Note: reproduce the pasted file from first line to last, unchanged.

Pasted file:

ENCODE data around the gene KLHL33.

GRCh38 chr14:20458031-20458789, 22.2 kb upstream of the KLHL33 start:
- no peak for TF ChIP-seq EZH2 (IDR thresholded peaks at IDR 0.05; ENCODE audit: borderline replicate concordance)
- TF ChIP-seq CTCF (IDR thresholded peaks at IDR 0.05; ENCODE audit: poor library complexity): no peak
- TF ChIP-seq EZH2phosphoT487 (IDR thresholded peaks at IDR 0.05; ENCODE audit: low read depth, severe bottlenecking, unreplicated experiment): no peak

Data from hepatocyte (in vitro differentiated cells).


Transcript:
ENCODE data around the gene KLHL33.

GRCh38 chr14:20458031-20458789, 22.2 kb upstream of the KLHL33 start:
- no peak for TF ChIP-seq EZH2 (IDR thresholded peaks at IDR 0.05; ENCODE audit: borderline replicate concordance)
- TF ChIP-seq CTCF (IDR thresholded peaks at IDR 0.05; ENCODE audit: poor library complexity): no peak
- TF ChIP-seq EZH2phosphoT487 (IDR thresholded peaks at IDR 0.05; ENCODE audit: low read depth, severe bottlenecking, unreplicated experiment): no peak

Data from hepatocyte (in vitro differentiated cells).